We created a smaller iteration of Eating Together for the Asian Civilisation Museum earlier this year. It’s called the Museum of Eating, which included a new section about the material culture of hawker tools. Here’s the writeup, and Jovian Lim‘s beautiful photos.
MUSEUM OF EATING
Eating is a universal act. The ways we eat, however, are cultural and personal. Where we consume our meals, who we chat with over lunch, and what we use to put food in our mouths all affect how we think about our food. In the Museum of Eating, we go beyond the typical foodie conversations about chefs, ingredients, and tastes to look at the designs and techniques used to cook, contain, and carry food in Singapore.
Consider the Wok
Kitchen utensils are common across the world, but look closer and you’ll find variations born out of cultural differences. Singapore hawkers have fed many generations with their good, quick meals. These dishes and the tools to prepare them have persisted despite the onset of modern industrial cooking. But to feed a larger and an increasingly time-starved population, hawkers have had to devise better ways to use or even re-design these age-old tools. Whether it is a wok or a scoop, these kitchen utensils have not just enabled faster and better cooking, they also record the craft and considerations these hawkers have put into perfecting their dishes.
Popiah is a spring roll filled with stewed turnip that is delicious when moist but not soggy. Glory Catering is well-known for such mouth-watering popiah, and they can consistently produce them thanks to a perforated scoop designed by the owners, the Chin family. A typical scoop tends to pick up too much turnip juice, and that aluminum tool falls apart when the cook presses down on it to drain out the liquid. The stew cannot be drained beforehand either, because it’s what keeps the turnip juicy and tasty. Glory’s inventive tool comes with more than 400 perforations to drain more quickly, and its trough shape lets the staff scoop the exact portion of filling, in a shape that is easy to fold into a roll. Truly a handy way to capture Glory’s craft in making popiah.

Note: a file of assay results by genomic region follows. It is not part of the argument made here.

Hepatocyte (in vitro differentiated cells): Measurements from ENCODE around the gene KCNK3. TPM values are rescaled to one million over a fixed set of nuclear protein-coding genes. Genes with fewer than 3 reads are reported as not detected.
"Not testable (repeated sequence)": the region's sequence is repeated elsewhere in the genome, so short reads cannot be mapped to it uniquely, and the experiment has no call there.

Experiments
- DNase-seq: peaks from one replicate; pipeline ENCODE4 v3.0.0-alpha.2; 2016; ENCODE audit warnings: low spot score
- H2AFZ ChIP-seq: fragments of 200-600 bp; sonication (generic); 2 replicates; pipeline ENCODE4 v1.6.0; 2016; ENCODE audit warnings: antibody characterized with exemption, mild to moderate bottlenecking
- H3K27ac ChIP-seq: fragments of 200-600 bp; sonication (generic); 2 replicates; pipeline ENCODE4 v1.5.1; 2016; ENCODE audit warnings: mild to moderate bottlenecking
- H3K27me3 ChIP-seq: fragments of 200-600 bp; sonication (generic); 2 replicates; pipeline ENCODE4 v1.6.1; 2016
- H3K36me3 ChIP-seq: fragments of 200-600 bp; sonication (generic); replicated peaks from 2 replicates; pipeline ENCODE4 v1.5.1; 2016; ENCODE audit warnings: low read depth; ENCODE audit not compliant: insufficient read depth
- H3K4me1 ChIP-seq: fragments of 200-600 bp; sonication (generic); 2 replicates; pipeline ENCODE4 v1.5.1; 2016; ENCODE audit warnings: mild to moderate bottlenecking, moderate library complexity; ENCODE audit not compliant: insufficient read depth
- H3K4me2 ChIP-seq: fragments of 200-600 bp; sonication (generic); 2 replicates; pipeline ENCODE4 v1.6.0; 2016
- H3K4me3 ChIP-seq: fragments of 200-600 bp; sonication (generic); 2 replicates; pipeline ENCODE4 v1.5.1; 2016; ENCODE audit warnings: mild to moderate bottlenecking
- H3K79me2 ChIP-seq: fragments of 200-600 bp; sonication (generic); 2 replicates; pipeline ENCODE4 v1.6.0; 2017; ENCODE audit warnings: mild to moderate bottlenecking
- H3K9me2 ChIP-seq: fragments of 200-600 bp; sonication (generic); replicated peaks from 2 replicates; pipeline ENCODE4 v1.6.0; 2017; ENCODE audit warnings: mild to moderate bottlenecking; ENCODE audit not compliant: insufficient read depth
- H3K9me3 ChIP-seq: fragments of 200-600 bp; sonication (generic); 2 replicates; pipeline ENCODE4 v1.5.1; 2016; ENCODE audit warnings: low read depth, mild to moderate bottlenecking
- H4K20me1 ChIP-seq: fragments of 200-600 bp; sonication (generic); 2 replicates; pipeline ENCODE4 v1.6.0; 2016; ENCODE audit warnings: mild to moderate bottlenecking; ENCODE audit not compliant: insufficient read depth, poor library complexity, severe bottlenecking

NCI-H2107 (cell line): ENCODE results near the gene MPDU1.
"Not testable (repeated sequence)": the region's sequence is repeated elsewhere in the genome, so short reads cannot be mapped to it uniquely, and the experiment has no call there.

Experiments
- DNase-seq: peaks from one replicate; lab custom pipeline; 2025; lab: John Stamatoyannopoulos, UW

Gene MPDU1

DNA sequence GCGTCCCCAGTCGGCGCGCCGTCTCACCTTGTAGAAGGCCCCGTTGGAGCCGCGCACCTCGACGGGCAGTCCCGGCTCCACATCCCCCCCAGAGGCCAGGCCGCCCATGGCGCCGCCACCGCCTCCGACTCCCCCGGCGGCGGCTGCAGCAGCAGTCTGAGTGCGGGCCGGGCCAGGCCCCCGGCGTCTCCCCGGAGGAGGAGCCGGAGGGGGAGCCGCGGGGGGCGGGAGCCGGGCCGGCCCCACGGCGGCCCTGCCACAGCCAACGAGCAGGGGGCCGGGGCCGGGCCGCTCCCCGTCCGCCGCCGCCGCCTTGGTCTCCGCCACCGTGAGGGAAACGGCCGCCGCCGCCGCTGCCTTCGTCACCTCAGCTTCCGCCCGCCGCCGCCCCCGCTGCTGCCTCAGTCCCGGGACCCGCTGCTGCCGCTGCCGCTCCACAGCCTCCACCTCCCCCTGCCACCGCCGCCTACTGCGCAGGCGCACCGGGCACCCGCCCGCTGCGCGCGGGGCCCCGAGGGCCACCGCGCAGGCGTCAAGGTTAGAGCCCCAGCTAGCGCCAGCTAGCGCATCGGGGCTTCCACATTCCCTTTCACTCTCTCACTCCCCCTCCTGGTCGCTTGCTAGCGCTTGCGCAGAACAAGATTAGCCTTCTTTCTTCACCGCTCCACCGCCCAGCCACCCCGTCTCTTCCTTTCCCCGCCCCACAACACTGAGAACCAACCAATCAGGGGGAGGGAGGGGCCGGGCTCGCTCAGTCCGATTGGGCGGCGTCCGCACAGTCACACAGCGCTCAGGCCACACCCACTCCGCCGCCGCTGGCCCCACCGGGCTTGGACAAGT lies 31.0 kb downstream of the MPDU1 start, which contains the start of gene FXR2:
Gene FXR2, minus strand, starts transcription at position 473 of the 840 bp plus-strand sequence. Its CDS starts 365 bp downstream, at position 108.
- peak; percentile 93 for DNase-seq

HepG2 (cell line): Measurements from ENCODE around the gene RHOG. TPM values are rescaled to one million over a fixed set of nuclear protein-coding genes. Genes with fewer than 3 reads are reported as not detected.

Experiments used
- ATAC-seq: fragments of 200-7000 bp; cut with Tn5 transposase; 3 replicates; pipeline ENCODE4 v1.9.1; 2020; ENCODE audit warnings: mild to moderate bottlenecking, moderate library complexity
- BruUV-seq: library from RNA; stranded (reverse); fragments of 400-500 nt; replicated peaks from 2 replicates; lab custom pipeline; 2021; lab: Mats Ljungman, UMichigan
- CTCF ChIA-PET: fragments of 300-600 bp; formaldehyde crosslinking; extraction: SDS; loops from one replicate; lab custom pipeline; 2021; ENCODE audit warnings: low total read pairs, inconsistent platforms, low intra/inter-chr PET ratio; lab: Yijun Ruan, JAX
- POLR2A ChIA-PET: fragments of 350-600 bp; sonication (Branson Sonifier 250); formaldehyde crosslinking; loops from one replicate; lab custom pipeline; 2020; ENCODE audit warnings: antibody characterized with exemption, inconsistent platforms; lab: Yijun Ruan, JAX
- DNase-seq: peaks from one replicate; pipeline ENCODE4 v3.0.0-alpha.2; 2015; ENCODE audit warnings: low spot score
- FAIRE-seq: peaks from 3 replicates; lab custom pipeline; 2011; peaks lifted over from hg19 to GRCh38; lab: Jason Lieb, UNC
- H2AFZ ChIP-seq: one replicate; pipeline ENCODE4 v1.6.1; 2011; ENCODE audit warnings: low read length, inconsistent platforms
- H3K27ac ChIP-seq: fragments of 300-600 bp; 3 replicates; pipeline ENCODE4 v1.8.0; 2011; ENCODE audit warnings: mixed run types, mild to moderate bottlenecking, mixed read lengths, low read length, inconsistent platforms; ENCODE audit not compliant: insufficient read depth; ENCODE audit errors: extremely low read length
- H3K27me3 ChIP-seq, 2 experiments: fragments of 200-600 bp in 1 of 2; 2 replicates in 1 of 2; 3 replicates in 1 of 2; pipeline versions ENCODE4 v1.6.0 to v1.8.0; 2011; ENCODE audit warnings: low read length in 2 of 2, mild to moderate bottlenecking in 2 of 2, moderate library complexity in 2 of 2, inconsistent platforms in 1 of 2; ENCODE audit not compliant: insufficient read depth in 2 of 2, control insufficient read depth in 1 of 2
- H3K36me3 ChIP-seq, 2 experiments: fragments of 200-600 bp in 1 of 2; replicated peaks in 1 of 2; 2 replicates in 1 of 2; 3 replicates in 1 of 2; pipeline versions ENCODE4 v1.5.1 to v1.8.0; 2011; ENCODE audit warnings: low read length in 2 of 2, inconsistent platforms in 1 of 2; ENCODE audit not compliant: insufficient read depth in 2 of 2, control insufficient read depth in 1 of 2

Wee Nam Kee cannot cook chicken rice without the S-hook, says owner Wee Liang Lian. For this Hainanese chicken rice seller, the S-shaped tool works like an extension of the chef’s fingers, handling up to 100 braised, poached, and deep-fried chickens a day. The tool is everywhere in their Marina Square kitchen: used to hang-dry raw chickens above the burning flame, to anchor boiling chickens to the rim of the pot so their delicate skin stays intact, and finally, to show off their spotless, tan, and unblemished fair skins in the store’s window display.
WOK, FIRE & SPATULA
Speed literally helped char kway teow seller Ng Chang Siang cook up this set of tools. The anxious cook sped up “like a Ferrari” whenever a line began to form for his noodles, and his forceful strokes gradually filed an edge off his iron spatula. But he noticed the more the tool had given way, the less strenuous cooking became, because his arm and wrist could now align. From then on, Ng got a supplier to custom-make angled spatulas for him. He also had a shallower wok made to his specifications to complement the new tool. This way he could accommodate a big batch of pre-cooked noodles and fulfill an order in just about 30 seconds. He simply needs to separate a serving from the pile and finish it off with the other ingredients. To ensure quality was not compromised with this cooking method, Ng even concealed some of the burner holes so that the reserved noodles do not overcook. These tools and methods have been passed on to the younger Ng, who continues his father’s tradition of dishing out plates of the famous Hill Street Fried Kway Teow in seconds.